October 30, 2023
A contract requires an offer and acceptance. It also requires consideration, but we already explained that concept.
“Offer and acceptance” is one of those topics that law school courses drill into first-year student’s brains, with all the strange variations we seldom deal with in practice.
The question, however, can arise as the law evolves to keep up with modern times.
This leads to the question of whether, in the digital age, a “thumbs up” emoji acceptance of an offer to form a contract.
A Saskatchewan court says it can, and since contract law is similar across Canada (not including Quebec), the law should be the same in Ontario.
The parties to a proposed deal to supply flax negotiated by text messages. The buyer then prepared a contract, signed it, photographed it and texted it to the supplier, along with the message “Please confirm flax contract”. The supplier replied with a text message containing a “thumbs up” emoji. Prior to the delivery date, flax prices went up, and the supplier did not deliver.
The test for contract formation is an “objective test” (“What would a reasonable person looking at the facts believe the parties intended?”), not a “subjective test” (“What do the parties say they intended?). Courts look not only at the document said to be the contract and surrounding circumstances.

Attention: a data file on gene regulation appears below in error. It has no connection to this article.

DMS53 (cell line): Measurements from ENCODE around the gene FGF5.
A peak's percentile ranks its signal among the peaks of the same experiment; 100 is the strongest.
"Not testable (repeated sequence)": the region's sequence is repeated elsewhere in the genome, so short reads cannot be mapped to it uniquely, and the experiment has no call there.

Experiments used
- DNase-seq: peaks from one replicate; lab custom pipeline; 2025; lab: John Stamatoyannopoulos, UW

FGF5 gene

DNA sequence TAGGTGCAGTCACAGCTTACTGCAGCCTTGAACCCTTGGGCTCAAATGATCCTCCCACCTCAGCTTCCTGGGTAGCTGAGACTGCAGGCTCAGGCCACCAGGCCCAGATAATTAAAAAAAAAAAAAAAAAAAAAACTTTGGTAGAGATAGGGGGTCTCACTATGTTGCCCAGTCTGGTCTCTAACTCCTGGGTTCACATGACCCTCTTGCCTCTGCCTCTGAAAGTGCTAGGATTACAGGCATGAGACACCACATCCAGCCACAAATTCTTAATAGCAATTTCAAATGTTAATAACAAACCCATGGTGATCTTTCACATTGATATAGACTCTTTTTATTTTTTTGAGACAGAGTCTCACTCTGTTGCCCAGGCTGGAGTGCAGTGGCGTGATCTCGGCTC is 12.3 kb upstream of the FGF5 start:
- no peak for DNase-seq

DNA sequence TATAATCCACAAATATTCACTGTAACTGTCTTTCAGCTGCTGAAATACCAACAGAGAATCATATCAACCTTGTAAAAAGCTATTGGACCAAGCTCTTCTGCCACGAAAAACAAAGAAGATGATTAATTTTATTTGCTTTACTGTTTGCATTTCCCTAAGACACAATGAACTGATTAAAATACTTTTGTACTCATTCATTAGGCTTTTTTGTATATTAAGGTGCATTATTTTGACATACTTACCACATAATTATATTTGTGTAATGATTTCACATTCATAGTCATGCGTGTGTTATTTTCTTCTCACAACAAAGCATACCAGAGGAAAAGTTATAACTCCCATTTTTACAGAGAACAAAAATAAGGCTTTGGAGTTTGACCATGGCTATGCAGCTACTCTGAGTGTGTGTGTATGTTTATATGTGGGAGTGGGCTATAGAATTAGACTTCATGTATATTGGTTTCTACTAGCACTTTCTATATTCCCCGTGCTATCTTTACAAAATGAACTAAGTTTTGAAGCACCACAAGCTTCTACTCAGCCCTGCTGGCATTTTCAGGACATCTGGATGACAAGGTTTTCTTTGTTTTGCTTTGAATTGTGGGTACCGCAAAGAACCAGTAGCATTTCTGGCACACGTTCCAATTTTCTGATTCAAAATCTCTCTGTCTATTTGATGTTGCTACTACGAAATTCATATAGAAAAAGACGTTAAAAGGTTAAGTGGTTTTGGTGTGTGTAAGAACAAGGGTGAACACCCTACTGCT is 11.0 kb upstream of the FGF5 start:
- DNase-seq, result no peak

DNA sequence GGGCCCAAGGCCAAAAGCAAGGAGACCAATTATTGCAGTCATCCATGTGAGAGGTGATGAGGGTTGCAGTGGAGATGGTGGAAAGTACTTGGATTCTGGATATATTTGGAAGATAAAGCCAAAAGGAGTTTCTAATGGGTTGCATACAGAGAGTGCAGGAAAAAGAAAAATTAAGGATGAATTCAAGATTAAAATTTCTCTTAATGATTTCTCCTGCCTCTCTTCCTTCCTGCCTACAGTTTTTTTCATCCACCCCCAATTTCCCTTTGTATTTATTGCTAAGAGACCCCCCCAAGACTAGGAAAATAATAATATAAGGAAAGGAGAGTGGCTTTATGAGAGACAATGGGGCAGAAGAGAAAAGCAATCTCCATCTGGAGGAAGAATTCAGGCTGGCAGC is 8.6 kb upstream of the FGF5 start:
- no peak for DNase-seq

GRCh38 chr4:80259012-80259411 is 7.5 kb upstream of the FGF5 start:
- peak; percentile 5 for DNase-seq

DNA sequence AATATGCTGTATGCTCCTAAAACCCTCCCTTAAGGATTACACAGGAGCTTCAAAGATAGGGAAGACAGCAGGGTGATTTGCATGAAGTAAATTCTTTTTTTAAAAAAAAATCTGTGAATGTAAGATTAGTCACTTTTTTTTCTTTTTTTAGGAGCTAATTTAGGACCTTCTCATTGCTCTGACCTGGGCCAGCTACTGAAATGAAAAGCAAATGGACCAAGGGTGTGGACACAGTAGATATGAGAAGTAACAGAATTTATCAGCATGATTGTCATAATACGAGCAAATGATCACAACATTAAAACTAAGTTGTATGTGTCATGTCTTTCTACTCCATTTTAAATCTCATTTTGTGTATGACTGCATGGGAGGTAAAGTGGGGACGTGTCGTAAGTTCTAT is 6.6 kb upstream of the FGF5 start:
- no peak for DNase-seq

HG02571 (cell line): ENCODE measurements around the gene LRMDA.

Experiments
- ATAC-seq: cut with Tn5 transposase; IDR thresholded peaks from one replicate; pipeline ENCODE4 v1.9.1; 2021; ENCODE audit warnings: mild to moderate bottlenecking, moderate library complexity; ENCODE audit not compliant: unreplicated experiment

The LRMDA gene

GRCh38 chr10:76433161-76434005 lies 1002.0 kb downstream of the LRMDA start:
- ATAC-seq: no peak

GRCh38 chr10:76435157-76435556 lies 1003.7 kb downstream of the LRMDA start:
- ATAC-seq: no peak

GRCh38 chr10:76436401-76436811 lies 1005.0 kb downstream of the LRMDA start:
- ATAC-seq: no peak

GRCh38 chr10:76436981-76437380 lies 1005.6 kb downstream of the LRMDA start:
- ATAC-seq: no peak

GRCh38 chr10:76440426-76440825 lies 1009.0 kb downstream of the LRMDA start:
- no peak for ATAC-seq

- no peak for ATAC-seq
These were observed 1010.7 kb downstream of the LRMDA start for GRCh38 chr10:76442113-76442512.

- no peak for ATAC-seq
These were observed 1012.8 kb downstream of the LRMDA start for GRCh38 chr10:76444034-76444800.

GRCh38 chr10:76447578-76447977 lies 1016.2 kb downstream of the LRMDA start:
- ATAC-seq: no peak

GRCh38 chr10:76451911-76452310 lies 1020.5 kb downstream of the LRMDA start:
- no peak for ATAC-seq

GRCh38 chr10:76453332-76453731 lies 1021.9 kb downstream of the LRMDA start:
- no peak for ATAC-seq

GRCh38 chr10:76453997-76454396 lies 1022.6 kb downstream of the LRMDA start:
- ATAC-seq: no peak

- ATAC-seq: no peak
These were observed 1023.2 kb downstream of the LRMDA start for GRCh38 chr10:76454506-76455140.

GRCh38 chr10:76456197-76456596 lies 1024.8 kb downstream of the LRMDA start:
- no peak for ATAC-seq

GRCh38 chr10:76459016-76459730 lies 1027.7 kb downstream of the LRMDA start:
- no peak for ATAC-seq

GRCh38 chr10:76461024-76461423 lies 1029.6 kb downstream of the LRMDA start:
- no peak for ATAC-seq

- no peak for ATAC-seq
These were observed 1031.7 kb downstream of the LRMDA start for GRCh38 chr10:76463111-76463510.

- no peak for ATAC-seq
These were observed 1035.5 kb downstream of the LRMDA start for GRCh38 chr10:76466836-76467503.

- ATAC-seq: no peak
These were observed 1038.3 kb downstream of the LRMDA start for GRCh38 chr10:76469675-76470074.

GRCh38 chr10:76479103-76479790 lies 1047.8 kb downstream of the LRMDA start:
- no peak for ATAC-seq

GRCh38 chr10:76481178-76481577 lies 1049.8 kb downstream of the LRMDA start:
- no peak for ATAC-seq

In this case, the parties had a longstanding business relationship. They routinely concluded agreements via text messages, though in the past, words such as “ok” or “looks good” were the acceptance. Those deals were performed by delivery of grain. The buyer’s representative testified that he believed that the ”thumbs up” emoji signified acceptance. The seller testified that it simply meant the contract had been received. There were no further communications.
The judge described the emoji as “commonly used”. He then looked at an online dictionary, which described the emoji as “used to express assent. approval or encouragement”) and applied his own use of the symbol.
The supplier’s evidence is self-serving, which is why courts do not apply a subjective test.
The judge preferred the evidence of the buyer in this case- the use of the emoji expressed approval of the contract, just as the prior years’ casual words had. He goes on to say that the Court “cannot (nor should it) attempt to stem the tide of technology and common usage”. This demonstrates how common law, such as contract law, based upon centuries of judgments rather than a statute, maintains its place in our system, having the flexibility to respond to evolving circumstances.
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